A recent California court case ruled that the operators behind the GirlsDoPorn “brand” have to pay a total of $13 million in damages to women who found ‘that they were tricked into performing in videos that threw their lives off course and led several to attempt suicide’.

Of course, holding the perpetrators of abuse and exploitation to account should always be seen as a positive, but the fact this has to happen at all is a sad reflection on the reality of the porn industry. It should be noted too that the same individuals on trial in the civil case are also facing separate criminal charges for sex-trafficking due to the nature of how they lured and coerced the women into performing.

There is undoubtedly a cognitive dissonance at play here in terms of the public reaction to the case. The media were quick to draw attention to just how terrible this particular case was – and of course, the events here are horrific – but why do the media and consumers of pornography only willingly acknowledge the human rights violations that the porn industry is built on when they are so explicit as to be impossible to ignore?

The fact of the matter is, the events here: trafficking, coercion, abuse and the subsequent psychological and emotional damage this caused the victims, are nothing new within the industry. For years, it has profited off violence and exploitation as well as indirectly profiting from videos depicting victims of sex-trafficking and recently, filmed child sexual exploitation (“child pornography”).

Vice.com recently covered this story with the headline: ‘Girls Do Porn Was a Crime Ring, Not a Porn Site, Industry Experts Say’. This is an interesting distinction to say the least. Firstly, when the biggest ‘porn site’ in the world (Pornhub) is also being skewered in the media for hosting videos of filmed child sexual exploitation, it seems remiss to not also characterise this website as a ‘crime ring’. This perhaps appears to not be criminal enough for so-called ‘industry insiders’.

CEO of Kink.com Alison Boden was Vice’s go-to for comment on this story, and she was quick to ensure there is a very clear “them and us” line drawn between the criminals and the mere profiteers. It doesn’t require any great feats of imagination to understand why the Chief Executive of a website that profits off videos with titles such as ‘Bad Little Bitch’, ‘Brutal Sessions’, ‘Electrosluts’ and ‘Brutally Fucked by Ex’ wants to reinforce the idea that criminality should be reserved only for the very worst acts of exploitation, and not run-of-the-mill actual bodily harm, assault and battery; especially when the latter is obviously swelling the coffers of the same websites.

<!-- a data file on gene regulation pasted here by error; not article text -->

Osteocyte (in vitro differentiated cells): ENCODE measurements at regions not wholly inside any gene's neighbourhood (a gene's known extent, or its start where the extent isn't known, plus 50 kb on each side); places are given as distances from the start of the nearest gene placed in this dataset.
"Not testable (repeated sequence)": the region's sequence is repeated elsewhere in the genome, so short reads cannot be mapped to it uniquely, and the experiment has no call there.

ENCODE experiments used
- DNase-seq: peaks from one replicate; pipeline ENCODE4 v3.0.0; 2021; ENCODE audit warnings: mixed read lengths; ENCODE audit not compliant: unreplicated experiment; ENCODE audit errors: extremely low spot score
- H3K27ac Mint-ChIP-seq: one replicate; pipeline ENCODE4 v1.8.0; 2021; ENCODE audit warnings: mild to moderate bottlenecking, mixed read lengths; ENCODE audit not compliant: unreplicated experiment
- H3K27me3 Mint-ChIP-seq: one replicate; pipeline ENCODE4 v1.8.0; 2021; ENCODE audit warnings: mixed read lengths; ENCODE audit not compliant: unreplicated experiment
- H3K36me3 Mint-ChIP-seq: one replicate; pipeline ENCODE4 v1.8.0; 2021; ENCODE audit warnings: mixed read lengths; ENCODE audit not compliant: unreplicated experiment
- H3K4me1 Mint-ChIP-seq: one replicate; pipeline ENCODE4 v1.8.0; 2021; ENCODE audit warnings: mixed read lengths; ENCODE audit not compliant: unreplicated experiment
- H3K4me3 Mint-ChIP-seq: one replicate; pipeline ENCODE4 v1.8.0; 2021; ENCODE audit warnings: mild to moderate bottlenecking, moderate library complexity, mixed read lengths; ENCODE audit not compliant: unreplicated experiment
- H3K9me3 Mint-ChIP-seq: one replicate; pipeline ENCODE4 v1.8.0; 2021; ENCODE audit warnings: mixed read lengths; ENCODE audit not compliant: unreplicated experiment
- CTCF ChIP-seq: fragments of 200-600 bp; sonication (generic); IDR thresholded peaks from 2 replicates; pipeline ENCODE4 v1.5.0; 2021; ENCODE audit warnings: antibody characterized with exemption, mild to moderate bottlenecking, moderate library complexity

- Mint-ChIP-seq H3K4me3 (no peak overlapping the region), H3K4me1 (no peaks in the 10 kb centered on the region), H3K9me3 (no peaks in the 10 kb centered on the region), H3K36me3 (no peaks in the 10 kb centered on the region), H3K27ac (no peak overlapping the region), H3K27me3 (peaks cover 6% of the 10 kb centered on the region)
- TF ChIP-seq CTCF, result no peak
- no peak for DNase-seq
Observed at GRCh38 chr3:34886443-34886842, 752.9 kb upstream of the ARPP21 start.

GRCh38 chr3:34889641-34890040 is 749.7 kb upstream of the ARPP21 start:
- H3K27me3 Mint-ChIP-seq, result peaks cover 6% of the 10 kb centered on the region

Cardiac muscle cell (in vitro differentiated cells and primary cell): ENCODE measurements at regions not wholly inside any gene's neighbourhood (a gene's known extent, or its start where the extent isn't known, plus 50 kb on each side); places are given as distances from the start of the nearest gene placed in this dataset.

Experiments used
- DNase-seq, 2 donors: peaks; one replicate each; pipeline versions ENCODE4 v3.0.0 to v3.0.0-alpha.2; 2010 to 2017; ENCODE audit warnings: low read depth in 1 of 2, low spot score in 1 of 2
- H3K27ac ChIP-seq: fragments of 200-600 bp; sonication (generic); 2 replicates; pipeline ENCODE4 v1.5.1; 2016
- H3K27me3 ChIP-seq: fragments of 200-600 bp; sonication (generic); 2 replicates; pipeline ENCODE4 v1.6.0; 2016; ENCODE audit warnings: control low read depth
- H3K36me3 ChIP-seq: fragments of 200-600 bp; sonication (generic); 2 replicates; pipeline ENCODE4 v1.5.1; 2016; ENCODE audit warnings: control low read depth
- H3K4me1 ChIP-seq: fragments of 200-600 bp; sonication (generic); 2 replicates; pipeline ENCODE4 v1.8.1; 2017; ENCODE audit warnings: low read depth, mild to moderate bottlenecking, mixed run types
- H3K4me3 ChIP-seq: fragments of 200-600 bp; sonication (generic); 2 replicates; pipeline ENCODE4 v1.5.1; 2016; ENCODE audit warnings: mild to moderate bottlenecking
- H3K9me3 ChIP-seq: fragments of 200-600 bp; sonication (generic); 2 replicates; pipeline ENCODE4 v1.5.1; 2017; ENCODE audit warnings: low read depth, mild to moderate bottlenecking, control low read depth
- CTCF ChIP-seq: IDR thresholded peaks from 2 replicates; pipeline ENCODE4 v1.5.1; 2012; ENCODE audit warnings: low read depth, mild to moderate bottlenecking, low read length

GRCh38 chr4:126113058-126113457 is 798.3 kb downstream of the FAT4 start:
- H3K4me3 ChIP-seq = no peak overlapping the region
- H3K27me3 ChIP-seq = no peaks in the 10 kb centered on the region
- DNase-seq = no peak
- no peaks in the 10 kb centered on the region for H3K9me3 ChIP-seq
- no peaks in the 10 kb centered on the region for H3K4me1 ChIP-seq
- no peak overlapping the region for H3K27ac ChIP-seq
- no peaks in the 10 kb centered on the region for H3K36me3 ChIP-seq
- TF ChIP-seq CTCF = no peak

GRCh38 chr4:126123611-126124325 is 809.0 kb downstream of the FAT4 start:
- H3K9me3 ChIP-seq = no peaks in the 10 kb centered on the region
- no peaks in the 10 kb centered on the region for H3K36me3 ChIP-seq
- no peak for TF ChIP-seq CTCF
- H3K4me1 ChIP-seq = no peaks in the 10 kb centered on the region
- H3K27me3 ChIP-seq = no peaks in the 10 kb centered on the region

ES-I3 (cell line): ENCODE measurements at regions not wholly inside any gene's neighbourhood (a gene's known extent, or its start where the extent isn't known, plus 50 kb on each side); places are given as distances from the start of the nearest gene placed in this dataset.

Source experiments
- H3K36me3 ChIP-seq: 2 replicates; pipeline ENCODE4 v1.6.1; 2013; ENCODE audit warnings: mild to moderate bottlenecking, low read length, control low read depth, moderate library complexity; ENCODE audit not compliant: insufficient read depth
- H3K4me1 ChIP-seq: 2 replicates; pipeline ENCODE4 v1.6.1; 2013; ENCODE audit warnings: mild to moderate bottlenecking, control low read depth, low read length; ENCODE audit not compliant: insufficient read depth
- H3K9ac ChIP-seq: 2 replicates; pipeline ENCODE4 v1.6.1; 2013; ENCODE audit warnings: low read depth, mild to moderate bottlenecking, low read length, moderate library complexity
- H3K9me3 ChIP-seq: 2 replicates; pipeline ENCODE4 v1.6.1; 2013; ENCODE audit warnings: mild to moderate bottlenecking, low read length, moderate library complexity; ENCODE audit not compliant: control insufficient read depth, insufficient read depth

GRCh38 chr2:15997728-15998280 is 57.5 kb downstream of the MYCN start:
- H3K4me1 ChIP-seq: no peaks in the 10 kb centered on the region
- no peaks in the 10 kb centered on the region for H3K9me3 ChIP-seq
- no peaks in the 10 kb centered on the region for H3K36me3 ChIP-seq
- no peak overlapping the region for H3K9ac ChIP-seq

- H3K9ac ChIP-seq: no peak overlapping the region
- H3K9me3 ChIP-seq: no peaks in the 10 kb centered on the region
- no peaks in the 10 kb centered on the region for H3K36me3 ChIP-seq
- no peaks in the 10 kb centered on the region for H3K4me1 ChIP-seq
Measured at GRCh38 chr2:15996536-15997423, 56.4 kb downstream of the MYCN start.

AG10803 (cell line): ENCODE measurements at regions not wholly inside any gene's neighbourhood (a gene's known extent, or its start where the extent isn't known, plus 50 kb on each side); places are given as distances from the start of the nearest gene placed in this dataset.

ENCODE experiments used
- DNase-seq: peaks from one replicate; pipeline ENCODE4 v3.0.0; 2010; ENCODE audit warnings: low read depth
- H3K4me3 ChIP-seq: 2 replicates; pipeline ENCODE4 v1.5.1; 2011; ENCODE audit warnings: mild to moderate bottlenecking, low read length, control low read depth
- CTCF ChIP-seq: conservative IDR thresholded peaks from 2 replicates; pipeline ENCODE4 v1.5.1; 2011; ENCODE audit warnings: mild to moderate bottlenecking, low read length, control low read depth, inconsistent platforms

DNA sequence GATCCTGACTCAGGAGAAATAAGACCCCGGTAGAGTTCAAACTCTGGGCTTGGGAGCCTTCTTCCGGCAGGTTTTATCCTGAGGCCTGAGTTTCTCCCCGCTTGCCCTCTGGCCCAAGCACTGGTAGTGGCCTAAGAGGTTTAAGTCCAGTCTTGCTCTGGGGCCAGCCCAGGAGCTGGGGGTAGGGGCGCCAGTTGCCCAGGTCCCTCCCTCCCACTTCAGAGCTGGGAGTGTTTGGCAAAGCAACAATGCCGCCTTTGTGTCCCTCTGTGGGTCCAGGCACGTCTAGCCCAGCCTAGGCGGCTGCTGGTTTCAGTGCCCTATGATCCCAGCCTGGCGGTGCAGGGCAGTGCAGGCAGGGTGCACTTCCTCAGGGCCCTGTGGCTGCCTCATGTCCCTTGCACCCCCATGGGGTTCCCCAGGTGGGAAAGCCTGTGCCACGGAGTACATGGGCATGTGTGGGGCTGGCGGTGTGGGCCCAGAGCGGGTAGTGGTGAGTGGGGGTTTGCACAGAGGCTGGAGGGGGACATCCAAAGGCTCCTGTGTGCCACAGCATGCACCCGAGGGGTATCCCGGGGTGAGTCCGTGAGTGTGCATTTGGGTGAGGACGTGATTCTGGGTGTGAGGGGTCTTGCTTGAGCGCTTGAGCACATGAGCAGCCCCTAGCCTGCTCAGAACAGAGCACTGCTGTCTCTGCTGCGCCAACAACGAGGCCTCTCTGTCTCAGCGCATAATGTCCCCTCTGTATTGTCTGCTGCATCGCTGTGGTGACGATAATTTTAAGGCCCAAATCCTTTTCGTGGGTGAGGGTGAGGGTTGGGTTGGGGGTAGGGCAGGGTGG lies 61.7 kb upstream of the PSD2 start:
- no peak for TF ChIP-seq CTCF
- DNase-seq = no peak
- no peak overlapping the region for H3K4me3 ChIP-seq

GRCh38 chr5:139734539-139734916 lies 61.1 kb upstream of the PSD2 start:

CEASE UK roundly and vehemently objects to the false distinction drawn between outright criminals such as the GirlsDoPorn operators, and those who “merely” profit from the ignorance of consumers who aren’t aware of the prevalence of criminality in the porn industry. While it may be optimistic to hope that those propagating and profiting off this abuse and exploitation would recognise their hypocrisy, it is ethically redundant for the public at large to object to the trafficking and coercion that took place on GirlsDoPorn, and not also object to this in all its commonplace glory on other websites. The porn industry is built on misogyny, racism, abuse and criminality. It’s time to recognise this and hold it to account across the board.